Okemah and the Melody of Riot
Download links and information about Okemah and the Melody of Riot by Son Volt. This album was released in 2005 and it belongs to Rock, Country, Alternative Country genres. It contains 13 tracks with total duration of 46:25 minutes.
|Genre:||Rock, Country, Alternative Country|
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|1.||Bandages & Scars||3:23|
|9.||6 String Belief||3:16|
|12.||World Waits for You||4:08|
|13.||World Waits for You (Reprise)||1:56|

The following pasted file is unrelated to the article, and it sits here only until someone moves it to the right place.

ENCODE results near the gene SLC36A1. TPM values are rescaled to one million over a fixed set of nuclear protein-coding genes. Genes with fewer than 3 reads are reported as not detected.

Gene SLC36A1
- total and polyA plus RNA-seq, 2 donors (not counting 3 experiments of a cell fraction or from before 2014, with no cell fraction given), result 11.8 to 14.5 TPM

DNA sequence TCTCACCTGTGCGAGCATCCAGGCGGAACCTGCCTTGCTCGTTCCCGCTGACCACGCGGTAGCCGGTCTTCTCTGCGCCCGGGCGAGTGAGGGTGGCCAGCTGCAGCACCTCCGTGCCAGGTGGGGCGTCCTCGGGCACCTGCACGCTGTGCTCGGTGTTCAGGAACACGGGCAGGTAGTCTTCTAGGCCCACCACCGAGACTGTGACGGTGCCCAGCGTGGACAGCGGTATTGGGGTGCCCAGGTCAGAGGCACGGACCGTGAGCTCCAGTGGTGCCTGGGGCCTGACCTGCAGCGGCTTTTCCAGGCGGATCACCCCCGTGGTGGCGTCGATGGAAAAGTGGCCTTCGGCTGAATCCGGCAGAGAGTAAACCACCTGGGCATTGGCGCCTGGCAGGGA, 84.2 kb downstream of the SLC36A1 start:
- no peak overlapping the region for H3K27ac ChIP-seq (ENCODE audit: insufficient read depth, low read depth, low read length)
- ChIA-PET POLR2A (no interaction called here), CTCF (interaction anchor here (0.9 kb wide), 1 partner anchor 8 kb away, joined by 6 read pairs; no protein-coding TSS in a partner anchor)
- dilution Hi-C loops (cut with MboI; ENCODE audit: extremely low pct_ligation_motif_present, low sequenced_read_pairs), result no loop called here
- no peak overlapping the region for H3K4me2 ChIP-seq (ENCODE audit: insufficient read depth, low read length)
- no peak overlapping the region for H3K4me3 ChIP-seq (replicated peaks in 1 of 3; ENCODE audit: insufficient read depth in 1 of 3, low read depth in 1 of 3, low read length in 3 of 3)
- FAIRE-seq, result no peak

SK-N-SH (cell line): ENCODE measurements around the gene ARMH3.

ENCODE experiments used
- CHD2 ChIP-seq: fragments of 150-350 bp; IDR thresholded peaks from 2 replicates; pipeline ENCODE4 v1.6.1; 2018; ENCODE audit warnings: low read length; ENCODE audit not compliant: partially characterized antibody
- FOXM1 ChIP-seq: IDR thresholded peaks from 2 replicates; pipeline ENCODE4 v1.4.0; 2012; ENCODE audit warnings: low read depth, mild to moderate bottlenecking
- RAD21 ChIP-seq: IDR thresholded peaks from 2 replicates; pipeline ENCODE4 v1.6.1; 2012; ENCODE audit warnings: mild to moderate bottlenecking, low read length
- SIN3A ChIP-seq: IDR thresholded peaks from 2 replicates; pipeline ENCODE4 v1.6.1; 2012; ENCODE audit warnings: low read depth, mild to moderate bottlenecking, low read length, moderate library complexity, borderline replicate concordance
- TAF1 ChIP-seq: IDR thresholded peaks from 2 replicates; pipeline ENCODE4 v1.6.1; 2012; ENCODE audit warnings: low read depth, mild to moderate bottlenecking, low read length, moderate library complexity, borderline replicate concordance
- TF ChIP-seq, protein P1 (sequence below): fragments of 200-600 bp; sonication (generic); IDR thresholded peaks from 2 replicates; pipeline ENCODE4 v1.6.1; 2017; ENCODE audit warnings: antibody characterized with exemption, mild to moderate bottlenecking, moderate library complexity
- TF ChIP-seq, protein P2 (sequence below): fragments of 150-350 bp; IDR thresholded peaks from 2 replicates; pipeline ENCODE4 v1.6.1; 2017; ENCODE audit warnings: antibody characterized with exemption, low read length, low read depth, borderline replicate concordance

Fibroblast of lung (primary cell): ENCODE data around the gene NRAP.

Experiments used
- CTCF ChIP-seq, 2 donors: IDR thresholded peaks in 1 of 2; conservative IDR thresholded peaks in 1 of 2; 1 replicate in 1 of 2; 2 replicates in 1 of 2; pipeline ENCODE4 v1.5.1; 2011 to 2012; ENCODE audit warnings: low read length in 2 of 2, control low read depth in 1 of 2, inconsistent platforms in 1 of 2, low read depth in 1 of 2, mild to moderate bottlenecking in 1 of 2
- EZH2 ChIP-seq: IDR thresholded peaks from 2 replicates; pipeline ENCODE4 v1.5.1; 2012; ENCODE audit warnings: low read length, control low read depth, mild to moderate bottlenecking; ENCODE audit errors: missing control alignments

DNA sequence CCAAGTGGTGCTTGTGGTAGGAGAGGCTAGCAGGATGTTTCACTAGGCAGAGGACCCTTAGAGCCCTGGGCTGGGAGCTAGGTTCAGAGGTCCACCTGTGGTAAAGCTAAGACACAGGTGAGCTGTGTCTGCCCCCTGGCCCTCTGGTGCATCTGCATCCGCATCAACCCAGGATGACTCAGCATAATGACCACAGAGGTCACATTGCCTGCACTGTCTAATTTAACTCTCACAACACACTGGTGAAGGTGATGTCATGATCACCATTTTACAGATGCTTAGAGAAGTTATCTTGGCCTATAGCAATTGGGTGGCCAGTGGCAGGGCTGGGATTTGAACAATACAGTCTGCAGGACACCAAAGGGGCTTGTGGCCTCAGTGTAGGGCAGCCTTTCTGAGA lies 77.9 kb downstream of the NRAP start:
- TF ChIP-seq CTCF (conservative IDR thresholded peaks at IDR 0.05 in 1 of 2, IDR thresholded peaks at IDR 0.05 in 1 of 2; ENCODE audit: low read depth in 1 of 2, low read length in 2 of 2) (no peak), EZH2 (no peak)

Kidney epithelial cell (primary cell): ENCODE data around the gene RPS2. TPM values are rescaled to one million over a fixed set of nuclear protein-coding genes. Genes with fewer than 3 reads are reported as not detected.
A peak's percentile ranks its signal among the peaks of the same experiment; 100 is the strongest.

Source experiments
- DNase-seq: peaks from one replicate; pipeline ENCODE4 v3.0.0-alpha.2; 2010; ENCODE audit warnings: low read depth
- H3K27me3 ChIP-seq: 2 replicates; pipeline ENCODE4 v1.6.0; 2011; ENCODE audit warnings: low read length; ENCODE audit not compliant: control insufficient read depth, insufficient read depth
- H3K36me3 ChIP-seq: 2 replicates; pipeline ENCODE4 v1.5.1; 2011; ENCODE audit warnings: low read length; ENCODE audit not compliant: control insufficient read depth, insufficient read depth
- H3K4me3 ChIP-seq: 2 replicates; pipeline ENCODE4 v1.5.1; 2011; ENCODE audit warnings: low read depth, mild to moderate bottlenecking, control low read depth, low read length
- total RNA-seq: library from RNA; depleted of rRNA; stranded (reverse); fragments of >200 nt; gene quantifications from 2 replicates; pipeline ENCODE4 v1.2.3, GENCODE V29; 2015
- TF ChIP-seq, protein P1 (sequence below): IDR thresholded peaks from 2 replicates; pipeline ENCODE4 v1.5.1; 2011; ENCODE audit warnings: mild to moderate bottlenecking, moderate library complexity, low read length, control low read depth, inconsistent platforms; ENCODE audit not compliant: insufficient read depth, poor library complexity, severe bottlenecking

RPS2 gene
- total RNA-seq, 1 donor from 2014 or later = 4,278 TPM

While there was never much question that Jay Farrar was the guiding light behind Son Volt, he's managed to extinguish any lingering doubts about that issue with Okemah and the Melody of Riot, his first album under the Son Volt handle since 1998's Wide Swing Tremolo. While Okemah sure sounds and feels like a Son Volt album, as it happens Farrar is the only musician in the band's new lineup who had ever played with Son Volt before, which for good or ill firmly establishes him as the sole architect of the group's musical approach. While it's anyone's guess why Farrar turned from his solo career back to the Son Volt format (especially since it's obvious Farrar is the man in charge under either circumstance), whatever the billing the results are impressive — Okemah and the Melody of Riot is a compelling, strongly focused work that stands as Farrar's best music since Son Volt's debut album, 1994's Trace. While Farrar's songwriting is still in his usual enigmatic mode on Okemah, there is a noticeably stronger lyrical focus here, especially on the (apparently) anti-Bush screeds "Jet Pilot" and "Ipecac" and the rabble-rousing opening cut, "Bandages & Scars"; Farrar obviously has something to say about the state of post-millennial America, and if the letter of the message is vague, the passion of his delivery speaks volumes. And while Farrar's solo albums had an unfortunate habit of meandering, Okemah thankfully sounds muscular and driven, with Farrar and Brad Rice bringing a healthy share of guitar firepower to the songs and bassist Andrew DuPlantis and drummer Dave Bryson charging the songs with lean but sinewy force. If much of Jay Farrar's music since the breakup of Uncle Tupelo sounds like the work of a man looking for a fresh direction and a true sound, Okemah and the Melody of Riot finds him with a firm grasp of his talent and a fresh reserve of conviction; it's a bracing and welcome return to form for an important artist.